Wednesday, August 14, 2013

Hyperloop heat balance

Key points:
  • The Hyperloop proposal implies a steam tank almost as large as the entire vehicle, and at least 3200 kg, which is not accounted for in the Hyperloop mass budget.  This is a design breaker.
  • The capsule as configured is using most of it's power to drive a refrigerator which cools the air in the tube.  This refrigerator is not mentioned as such.
  • The refrigerator, as configured, will not cool the tube air back to it's ambient temperature.  But refrigeration is unnecessary.
I understand that Elon commutes from Los Angeles to San Francisco every week, and that the high speed rail project will not help him.  I imagine that his frustration with this commute is exactly what has kept bringing his attention back to this Hyperloop thing for so long.  I'm sure the boards at both SpaceX and Tesla have threatened to fire him if he starts another high-risk startup.  The guy has a tough life.  :)

The Hyperloop proposal has one big idea that I like: the air bearings, rather than the usual magnetic levitation.  Air bearings are a well developed technology, and require much less capital in the track.  I had not realized that air bearings were a feasible idea for high speed transport, as this is the first I've read about their air requirements at high speed.  (I called three air bearing companies to verify Elon's numbers, and none of them could offer any guidance on air consumption or even stable operation at near-sonic velocity.)  Elon is implying a 2000:1 lift/drag ratio for the passenger version, and a 2500:1 lift/drag ratio for the vehicle version.  That's incredibly good.  Maglev lift/drag ratios are generally rise to 200:1, which is considered really good.  The Livermore maglev requires substantial forward speed before it gets that efficient.  If Elon's numbers are real then air bearings are awesome... but I'd like to see some evidence.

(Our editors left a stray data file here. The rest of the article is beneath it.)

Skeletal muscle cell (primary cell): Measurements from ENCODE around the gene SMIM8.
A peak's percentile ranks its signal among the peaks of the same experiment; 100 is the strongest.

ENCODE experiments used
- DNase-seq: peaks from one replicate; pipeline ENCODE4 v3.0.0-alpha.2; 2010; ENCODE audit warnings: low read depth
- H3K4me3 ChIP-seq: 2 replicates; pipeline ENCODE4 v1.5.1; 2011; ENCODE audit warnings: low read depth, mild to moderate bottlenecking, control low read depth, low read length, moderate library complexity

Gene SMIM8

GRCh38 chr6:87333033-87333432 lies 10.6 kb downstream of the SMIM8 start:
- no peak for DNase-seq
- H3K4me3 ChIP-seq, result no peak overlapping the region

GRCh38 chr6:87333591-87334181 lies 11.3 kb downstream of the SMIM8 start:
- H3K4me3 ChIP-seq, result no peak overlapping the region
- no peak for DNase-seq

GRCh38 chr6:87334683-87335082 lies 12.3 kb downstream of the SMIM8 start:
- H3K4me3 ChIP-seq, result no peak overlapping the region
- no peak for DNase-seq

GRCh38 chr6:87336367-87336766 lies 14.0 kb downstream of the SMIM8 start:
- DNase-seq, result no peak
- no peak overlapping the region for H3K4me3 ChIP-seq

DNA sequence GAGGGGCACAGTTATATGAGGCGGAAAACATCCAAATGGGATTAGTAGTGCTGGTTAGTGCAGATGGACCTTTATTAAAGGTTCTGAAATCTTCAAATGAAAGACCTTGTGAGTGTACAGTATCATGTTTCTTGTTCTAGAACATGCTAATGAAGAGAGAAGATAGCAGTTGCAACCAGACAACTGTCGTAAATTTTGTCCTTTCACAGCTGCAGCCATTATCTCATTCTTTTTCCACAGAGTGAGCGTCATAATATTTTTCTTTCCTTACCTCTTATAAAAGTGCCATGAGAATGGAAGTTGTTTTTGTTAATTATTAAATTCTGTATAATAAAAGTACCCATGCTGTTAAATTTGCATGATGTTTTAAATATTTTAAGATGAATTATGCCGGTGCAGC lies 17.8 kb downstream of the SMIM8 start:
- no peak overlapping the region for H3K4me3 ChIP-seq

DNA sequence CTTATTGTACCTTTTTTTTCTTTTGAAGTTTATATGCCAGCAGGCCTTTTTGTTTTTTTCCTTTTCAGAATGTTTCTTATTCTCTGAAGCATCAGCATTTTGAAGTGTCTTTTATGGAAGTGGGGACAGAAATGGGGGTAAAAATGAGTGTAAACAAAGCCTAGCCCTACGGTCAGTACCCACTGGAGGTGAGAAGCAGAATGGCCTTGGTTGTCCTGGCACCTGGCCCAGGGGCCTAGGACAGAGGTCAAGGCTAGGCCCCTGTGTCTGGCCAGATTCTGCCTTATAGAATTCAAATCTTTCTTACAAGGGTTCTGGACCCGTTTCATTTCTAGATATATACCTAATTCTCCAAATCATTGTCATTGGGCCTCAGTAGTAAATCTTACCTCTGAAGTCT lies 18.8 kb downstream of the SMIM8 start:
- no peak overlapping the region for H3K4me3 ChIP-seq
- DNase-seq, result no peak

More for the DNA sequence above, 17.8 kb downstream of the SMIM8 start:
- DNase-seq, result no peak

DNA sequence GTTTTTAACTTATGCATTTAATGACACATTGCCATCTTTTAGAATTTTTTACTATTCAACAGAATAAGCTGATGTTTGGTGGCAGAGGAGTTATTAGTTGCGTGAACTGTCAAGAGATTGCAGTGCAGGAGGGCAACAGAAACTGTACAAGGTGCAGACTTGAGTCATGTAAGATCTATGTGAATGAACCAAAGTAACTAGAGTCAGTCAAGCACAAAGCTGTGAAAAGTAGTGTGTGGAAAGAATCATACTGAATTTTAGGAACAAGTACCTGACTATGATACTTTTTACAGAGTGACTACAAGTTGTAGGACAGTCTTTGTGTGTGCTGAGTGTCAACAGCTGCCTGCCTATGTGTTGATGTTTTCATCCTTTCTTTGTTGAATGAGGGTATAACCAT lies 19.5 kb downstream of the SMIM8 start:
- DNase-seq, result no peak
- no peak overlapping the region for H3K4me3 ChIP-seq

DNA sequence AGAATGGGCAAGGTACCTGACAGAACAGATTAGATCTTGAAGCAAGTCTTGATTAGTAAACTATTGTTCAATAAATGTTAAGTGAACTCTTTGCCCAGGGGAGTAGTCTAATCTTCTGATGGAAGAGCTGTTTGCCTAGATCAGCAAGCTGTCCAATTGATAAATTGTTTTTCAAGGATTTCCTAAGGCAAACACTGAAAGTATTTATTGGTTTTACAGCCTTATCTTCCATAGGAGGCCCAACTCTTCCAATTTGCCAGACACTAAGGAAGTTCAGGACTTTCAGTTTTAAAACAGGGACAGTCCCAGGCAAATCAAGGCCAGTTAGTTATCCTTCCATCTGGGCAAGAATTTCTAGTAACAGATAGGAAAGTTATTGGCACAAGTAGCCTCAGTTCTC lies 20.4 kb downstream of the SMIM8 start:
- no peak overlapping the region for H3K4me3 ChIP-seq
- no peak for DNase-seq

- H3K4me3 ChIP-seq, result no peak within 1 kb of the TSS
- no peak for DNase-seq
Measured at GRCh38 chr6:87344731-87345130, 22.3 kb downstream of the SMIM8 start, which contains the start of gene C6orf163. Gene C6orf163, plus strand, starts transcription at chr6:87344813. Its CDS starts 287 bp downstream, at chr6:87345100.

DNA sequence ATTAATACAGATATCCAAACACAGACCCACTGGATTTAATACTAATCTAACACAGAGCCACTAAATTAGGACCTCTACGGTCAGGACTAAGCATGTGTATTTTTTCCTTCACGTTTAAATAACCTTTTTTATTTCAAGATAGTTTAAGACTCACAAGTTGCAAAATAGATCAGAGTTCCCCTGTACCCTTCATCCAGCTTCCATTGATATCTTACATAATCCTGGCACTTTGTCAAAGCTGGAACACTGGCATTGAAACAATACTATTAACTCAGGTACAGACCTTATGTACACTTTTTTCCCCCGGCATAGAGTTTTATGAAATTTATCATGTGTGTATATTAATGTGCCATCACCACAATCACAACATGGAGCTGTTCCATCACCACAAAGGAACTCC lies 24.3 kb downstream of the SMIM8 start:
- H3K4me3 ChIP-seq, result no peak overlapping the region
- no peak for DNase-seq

I don't quite understand Elon's bearing drag power numbers.  Drag power is usually just vehicle speed times the drag force.  He's got an extra factor in there which adds about 10%, and I'm not sure where that comes from.  It's not compressor power, because that is much greater.  If we add the compressor power to the drag power, we get L/D ratios of 426:1 and 634:1 for the two configurations.  Those are still game changing numbers.  These numbers matter because if the air demand of the bearings is higher, the compressor power will increase.  If the compressor power increases too much, the battery will get too big and the Hyperloop idea will not work.

The Hyperloop proposal has another big idea that I don't understand: the Kantrowitz limit.  It's clearly a big problem, because the drag coefficient implied by Elon's numbers here is 3.95.  (That number is suspiciously close to an integer, and suggests that the drag numbers are back-of-envelope and not the result of simulation.)  Compare that to a Tesla S (0.24), or a bullet (0.29).  The only saving grace is that his predicted aerodynamic drag (910 N for the vehicle-carrying capsule) isn't too much more than the bearing drag (187 N), even if you include the prorated compressor power in the latter number (740 N).

At one point, Elon insists that propulsive power should be delivered through the track, rather than from the vehicle.  But his propulsive power (628 kW) is less than the compressor power (868 kW) that the vehicle is already signed up to provide.  It might be simpler to just let the vehicle do the whole job and let the track be passive.  He's already suggested using huge battery packs to deliver the propulsion power, so the only change is to put those packs on the vehicle.  This is a nit, let me get on to my main point.